'BUTcoming to India, so far as the High Courts are concerned, the same principle accepted by the English Court will equally apply as the High Court functions in Divisions nto in benches. When it functions as a Division, it speaks for the entire Court, and thereforee, it cannto set aside the order made in a writ of habeas corpus earlier by antoher Division Bench. But this principle will nto apply to different Court. The High Courts of Allahabad, Bombay, Madras, Nagpur and Patna and East Punjab have accepted this view, though the Calcutta High Court took the view that successive applications of habeas corpus could be filed. But unlike in England, in India the person detained can file original petition for enforcement of his fundamental right to liberty before a Court toher than the High Court, namely, this Court. The order of the High Court in the said writ is nto rest judicatq as held by the English and the American Courts either because it is nto a judgment or because the principle of rest judicata is nto applicable to a fundamentally lawless order. If the doctrine of rest judicata is attracted to an application for a writ of habeas corpus there is no reason why the principle of constructive rest judicata cannto also govern the said application, for the rule of constructive rest judicata is only a part of the general principles of the law of rest judicata, and if that be applied the scope of the liberty of an individual will be considerably narrowed.'
(14) Id that case, an order made by Khanna, J. of the Punjab High Court was nto held to operate as rest judicata and the Supreme Court decided on the merits the petition presented in that Court. We may, however, observe that Bachawat, J. in his separate concurring ntoe in that case .added:-
'IT is to be ntoiced that the present petition does nto challenge the validity of an order of imprisonment passed in a criminal trial. It must nto be understood to say that the remedy of a writ of habeas corpus is available to test the propriety or legality of the verdict of a competent Criminal Court.'
(15) There seems to be greater reason for applying the rule suggested by Bachawat, J. to the verdict of a Court-Martial.
(16) The legal position, as we understand it, is that, ordinarily speaking, the doctrine of rest judicata may nto in its technical sense apply to proceedings initiated by a petition for a writ of habeas corpus, for, the deprivation of liberty of a citizen is a continuing wrong and a person is entitled to urge against its continued deprivation in a competent Court of law. An earlier erroneous decision, unless it is binding on the successor Court, may nto legitimately be put forth as an insurmountable obstruction in the way of the aggrieved person to secure his freedom by showing on the subsequent occasion that the deprivation of his liberty is nto according to the procedure established by law. If the points contained in the earlier petition for habeas corpus presented in the Supreme Court are to be deemgd nto to have been by that Court to be cogent enough to successfully challenge the legality of the petitioner's detention, then this Court would perhaps nto be entitled to go into those points over again, by ignoring the proceedings had in the Supreme Court. If those points were nto argued and, thereforee, that order is contended nto to conclude the matter, it may perhaps be more appropriately open to the petitioner to approach the Supreme Court again and claim to argue those points, but, as at present advised, we are inclined to take the view that it would nto be open to him to argue those points, in this Court. The view that an earlier decision by a High Court would nto stand in the way of the Supreme Court in adjudicating on the same points, may nto necessarily enable the petitioner to canvass the converse position and to urge that an earlier decision by the Supreme Court should be ignored by this Court in subsequently entertaining a petition on those very grounds which are alleged nto to have been argued before the Supreme Court.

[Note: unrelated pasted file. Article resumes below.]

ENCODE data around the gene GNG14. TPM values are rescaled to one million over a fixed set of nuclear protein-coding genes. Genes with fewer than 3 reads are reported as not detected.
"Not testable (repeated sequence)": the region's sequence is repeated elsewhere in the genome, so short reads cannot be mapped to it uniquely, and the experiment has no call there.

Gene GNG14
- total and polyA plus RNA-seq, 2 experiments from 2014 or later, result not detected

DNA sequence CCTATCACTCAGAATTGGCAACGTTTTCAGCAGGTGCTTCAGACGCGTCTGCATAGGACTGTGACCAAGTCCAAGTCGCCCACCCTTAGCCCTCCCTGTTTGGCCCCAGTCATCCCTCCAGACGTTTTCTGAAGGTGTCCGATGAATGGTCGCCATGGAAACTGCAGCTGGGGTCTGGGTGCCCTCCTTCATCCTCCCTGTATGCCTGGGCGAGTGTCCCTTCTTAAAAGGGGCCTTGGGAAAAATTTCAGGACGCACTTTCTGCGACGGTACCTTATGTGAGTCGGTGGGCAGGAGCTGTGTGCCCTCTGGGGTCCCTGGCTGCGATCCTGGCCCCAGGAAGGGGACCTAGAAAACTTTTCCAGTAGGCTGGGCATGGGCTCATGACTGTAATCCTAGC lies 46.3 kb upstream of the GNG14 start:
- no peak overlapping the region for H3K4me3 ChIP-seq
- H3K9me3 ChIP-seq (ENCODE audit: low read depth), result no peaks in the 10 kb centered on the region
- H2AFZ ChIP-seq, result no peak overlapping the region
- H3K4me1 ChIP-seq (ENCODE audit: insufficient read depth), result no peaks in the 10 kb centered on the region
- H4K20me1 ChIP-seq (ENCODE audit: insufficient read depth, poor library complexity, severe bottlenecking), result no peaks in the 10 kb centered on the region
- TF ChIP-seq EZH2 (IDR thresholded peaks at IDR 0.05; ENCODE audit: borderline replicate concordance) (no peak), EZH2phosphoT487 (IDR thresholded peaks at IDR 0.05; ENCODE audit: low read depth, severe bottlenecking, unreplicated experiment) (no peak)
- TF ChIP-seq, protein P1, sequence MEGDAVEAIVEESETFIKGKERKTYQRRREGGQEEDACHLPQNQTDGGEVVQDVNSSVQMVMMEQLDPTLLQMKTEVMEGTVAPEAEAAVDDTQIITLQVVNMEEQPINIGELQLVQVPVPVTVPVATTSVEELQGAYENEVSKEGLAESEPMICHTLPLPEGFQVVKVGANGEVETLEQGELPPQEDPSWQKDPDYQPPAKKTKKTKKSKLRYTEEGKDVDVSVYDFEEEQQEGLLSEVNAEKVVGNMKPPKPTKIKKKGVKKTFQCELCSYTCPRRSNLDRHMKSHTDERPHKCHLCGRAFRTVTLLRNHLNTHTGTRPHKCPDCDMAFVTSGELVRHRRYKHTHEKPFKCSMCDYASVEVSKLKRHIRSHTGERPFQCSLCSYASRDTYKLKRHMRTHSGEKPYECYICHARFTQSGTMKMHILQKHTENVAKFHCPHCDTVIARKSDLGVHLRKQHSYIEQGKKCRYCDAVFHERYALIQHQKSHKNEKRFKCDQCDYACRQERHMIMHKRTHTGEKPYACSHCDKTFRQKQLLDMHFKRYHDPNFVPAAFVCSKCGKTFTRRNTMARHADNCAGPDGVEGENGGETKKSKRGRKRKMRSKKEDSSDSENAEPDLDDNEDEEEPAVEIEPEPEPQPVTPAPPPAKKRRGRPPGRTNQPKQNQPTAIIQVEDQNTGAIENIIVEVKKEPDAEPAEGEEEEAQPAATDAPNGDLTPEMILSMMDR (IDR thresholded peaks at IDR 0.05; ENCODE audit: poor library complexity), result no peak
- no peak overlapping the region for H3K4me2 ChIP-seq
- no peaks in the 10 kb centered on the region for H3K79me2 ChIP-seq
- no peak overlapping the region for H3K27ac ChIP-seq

(17) But be that as it may, in the present case, it is quite clear that the petitioner is a prisoner in detention in execution of a sentence imposed by a properly constituted Court-Martial, which sentence is prima fade perfectly legal, and this, in our view, seems to be a sufficient answer to the application for a writ of habeas corpus. The principle that a writ of habeas corpus is nto grantable in general when the party is convicted in due course of law is attracted with greater strictness to a person convicted by a duly constituted Court-Martial, the finding and the sentence of which have, in due course, been confirmed by a competent authority. Ntohing has been shown which would induce us to hold that the finding and the sentence as confirmed arc tainted with such a serious jurisdictional infirmity that they should be described as non-est and ignored. We may repeat that we are nto entitled to go into the regularity of steps taken by the Court-Martial in the course of trial or by the Confirming Authority in confirming the finding and the sentence which do nto go to their jurisdiction, and if we may say so with respect, we have nto been persuaded to hold that there was any such irregularity or illegality which would go to the jurisdiction of the Court-Martial or the Confirming Authority.
(18) Before finally concluding, we may point out that the jurisdiction of this Court to entertain this petition has nto been questioned on the ground that the petitioner was nto being detained or kept in custody by anyone within the territorial jurisdiction of this Court on the date of the presentation of the petition. However, during the pendency of this petition, the petitioner was brought to Delhi for the purpose of the hearing in this Court and he is now being kept in custody within this Court's jurisdiction. We have accordingly proceeded on the assumption that this Court has jurisdiction to hear this petition without expressing any considered opinion on this point.
(19) For the foregoing reasons, this petition fails and is dismissed. Petition dismissed.